NEW ROCHELLE, N.Y. (CBSNewYork) — Some New Rochelle residents have been doing double takes in New Rochelle, as they have witnessed a local public works employee driving a piece of construction equipment down the streets as if it were a car.

As CBS 2’s Lou Young reported exclusively, payloaders, or front loaders have big buckets upfront and are made for heavy work. In New Rochelle, they are used for such duties as moving mountains of yard debris at a transfer station.

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But a payloader also rumbles through the streets of New Rochelle multiple times a day on transport errands.

A worker from the Department of Public Works buys coffee, cigarettes and lottery tickets and takes restroom breaks at a store about half a mile from his worksite. And to get there, he drives the payloader.

People have noticed and said they have seen him several times a day, but most were reluctant to be identified Tuesday.

One witness said the worker is seen at the gas station store “at least three” times a day.

Nobody begrudges the working man his coffee, his cigarette, or a few breaks. But critics have emphasized is a large construction machine not designed for driving on the street. The New Rochelle City Hall has gotten complains, but the operator insisted he has no choice.

CBS 2 caught up with the operator, Joe Williams, on one of his scheduled breaks. His ride was parked outside.

Williams conceded that the payloader was not the appropriate vehicle for making coffee runs.

“It’s all I got. They don’t got a bathroom over there,” he said.

Williams said he does not have access to a private car, and said in essence that the payloader is, in fact, his car at work. He has to drive it back and forth at work every day.

“They won’t let me leave it down at the transfer station,” he said.

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Williams said he drives the payloader to the transfer station from the main city Public Works yard, roughly three miles away.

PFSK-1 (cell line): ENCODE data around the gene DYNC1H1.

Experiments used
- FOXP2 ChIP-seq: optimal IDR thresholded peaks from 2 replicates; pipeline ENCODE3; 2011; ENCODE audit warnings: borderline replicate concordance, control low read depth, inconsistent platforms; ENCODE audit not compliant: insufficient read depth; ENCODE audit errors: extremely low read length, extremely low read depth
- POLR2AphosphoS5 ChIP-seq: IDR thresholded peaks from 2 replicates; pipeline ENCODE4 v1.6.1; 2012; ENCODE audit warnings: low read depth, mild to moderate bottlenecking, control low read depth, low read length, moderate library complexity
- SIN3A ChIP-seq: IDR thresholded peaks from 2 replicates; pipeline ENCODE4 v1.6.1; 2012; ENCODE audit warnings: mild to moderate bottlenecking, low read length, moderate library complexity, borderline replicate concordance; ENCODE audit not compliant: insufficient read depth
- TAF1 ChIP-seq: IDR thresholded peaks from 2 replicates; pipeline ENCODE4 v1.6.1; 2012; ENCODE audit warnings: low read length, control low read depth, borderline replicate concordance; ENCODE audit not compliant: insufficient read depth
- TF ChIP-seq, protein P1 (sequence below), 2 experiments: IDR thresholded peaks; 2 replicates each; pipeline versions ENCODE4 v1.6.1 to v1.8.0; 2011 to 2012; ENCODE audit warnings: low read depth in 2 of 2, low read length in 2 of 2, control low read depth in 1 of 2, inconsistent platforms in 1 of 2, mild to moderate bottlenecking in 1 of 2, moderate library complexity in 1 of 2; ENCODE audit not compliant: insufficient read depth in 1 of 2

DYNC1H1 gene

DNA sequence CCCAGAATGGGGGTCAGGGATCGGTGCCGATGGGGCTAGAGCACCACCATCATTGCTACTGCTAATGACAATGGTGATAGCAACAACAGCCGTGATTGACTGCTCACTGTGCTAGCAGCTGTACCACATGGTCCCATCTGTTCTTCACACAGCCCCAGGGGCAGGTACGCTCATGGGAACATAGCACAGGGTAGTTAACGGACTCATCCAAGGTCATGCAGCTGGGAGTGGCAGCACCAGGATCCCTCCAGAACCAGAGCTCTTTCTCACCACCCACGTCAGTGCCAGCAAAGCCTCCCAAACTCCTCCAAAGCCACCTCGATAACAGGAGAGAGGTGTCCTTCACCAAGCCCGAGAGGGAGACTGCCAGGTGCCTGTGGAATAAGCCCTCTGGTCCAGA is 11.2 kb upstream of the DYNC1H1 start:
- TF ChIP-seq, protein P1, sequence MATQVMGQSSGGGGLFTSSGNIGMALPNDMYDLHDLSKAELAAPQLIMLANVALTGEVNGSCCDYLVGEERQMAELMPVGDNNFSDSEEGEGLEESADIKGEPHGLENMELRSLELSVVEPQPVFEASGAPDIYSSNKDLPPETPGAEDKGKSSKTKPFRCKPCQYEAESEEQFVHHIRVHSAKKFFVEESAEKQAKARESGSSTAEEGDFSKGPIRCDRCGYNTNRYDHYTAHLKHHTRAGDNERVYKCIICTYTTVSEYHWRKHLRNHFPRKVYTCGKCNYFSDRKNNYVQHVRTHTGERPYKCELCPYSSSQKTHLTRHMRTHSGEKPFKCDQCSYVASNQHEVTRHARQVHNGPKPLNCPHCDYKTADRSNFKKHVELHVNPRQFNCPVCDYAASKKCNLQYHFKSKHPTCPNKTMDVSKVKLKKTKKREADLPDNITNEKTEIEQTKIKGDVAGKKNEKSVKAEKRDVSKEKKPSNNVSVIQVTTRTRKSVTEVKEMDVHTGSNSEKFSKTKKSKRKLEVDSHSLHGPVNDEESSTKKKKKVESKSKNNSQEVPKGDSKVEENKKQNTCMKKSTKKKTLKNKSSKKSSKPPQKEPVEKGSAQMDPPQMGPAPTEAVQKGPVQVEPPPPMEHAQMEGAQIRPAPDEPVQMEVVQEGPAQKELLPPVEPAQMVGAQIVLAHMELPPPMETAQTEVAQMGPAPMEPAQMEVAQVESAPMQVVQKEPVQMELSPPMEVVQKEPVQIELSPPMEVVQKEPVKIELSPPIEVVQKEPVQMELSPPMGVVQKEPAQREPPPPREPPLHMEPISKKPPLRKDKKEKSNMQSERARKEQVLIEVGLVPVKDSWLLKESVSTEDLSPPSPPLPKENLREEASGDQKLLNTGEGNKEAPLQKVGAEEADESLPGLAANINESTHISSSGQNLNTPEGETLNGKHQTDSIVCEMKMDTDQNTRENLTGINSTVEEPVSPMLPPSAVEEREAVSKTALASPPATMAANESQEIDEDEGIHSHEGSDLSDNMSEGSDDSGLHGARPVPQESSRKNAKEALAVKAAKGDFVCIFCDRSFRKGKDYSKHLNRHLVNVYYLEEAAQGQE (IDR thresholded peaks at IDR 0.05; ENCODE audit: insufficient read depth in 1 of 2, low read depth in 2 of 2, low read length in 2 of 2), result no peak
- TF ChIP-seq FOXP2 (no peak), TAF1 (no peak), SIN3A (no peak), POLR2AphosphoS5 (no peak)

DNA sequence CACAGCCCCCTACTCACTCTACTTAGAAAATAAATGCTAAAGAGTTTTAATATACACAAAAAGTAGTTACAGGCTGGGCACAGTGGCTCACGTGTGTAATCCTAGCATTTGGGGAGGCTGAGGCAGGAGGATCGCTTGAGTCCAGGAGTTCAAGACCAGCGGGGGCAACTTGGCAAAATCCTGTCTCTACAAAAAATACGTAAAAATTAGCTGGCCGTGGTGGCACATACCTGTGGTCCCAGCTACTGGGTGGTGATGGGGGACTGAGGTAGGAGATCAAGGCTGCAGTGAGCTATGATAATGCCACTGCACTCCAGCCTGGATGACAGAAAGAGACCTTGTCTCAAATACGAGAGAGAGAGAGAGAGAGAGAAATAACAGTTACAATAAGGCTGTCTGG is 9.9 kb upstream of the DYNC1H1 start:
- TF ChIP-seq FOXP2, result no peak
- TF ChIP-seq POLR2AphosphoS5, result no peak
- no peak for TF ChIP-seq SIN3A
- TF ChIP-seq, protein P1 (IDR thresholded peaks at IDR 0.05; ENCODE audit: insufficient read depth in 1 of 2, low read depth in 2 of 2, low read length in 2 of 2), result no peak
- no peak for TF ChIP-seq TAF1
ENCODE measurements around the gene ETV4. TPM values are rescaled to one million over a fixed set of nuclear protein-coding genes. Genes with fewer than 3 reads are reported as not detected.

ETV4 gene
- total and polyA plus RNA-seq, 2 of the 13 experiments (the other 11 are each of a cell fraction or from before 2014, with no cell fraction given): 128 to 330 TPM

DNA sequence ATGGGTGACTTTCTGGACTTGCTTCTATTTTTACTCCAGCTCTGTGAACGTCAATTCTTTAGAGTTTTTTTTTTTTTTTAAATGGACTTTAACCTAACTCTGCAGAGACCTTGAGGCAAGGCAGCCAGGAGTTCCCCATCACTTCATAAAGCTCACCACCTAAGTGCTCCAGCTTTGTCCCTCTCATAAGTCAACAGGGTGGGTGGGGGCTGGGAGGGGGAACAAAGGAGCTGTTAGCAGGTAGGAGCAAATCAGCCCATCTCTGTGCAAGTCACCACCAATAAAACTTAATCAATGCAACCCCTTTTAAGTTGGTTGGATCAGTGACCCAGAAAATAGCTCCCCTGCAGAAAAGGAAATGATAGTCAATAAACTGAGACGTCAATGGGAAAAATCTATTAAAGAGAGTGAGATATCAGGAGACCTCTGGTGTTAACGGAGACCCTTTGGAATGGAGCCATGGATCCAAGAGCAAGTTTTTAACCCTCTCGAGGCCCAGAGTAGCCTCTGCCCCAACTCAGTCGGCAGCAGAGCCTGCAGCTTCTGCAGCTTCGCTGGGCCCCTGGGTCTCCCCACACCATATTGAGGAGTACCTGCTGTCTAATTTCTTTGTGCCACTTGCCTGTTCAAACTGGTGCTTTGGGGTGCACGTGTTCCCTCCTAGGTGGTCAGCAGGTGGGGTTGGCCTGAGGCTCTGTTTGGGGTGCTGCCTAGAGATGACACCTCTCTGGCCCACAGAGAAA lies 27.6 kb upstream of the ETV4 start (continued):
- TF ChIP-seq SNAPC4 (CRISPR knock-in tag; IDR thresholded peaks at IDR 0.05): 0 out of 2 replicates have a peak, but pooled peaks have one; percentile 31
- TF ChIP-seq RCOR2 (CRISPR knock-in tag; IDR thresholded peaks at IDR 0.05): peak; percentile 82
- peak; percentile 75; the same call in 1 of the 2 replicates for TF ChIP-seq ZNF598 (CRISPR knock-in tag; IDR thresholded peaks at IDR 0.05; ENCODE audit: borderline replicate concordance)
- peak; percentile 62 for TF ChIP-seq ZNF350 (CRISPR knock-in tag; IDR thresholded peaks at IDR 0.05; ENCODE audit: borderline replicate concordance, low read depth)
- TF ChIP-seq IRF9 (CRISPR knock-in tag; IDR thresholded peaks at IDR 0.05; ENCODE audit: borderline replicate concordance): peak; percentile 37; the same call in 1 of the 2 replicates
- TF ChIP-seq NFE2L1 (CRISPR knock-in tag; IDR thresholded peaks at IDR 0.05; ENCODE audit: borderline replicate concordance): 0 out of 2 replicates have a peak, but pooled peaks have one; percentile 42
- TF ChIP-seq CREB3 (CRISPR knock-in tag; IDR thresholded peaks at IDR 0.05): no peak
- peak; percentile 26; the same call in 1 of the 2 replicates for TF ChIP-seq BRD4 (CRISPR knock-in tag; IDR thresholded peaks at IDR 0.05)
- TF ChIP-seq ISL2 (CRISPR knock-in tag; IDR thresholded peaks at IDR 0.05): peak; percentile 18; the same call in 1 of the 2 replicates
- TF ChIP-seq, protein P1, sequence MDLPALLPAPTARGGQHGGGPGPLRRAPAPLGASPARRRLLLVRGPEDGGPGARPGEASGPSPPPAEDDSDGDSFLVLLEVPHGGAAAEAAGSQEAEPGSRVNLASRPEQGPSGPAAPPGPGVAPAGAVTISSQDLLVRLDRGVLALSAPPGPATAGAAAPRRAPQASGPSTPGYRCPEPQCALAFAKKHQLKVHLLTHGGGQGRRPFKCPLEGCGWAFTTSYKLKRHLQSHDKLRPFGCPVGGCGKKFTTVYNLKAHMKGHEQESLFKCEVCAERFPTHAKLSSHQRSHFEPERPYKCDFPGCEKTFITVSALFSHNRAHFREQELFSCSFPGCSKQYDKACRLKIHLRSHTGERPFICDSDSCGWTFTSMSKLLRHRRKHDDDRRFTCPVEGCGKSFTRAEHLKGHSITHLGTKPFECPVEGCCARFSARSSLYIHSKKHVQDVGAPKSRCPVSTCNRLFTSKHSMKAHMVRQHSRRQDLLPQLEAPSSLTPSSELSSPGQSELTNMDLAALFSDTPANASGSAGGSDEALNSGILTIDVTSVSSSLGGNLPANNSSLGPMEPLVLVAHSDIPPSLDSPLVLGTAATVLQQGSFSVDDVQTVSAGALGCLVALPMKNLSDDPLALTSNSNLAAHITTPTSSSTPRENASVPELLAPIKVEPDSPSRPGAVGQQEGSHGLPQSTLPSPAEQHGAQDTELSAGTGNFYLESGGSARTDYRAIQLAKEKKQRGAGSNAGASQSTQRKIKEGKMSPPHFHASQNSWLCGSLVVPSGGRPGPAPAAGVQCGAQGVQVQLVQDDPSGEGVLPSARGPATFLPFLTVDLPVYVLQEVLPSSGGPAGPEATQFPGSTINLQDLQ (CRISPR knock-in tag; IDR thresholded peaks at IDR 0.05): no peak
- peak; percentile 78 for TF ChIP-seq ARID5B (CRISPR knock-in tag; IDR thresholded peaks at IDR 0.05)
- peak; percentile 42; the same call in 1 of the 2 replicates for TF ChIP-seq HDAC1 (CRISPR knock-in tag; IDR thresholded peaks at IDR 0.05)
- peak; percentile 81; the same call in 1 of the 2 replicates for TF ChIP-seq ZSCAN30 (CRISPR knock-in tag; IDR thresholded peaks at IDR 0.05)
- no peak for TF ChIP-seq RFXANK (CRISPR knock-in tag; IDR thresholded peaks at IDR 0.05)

Some New Rochelle residents were not amused.

“The liability that New Rochelle takes by just having that thing roaming around for no good purpose other than to go get coffee just really bothers me,” the witness said.

Williams said he agrees that driving the payloader around is not the safest idea in the world. He said he has talked to his department about it, but claimed the department refuses to let him leave the vehicle behind.

“They don’t want to leave the machine down there because it’ll get vandalized down there,” Williams said.

New Rochelle Public Works Commissioner Alex Tergis said he knows using the frontloader for small errands is ‘not an optimal situation.” But he pointed out that the operator works alone because of cutbacks.

“We are trying to rectify that,” Tergis said.

He said the big-wheel coffee runs could be over sometime in November.

The City of New Rochelle also said state budget cutbacks made it impossible to install security cameras a the transfer station to deter potential vandalism of the payloader, or to hire someone to work with the driver.

The city claimed that using the heavy equipment for routine breaks was its only option.

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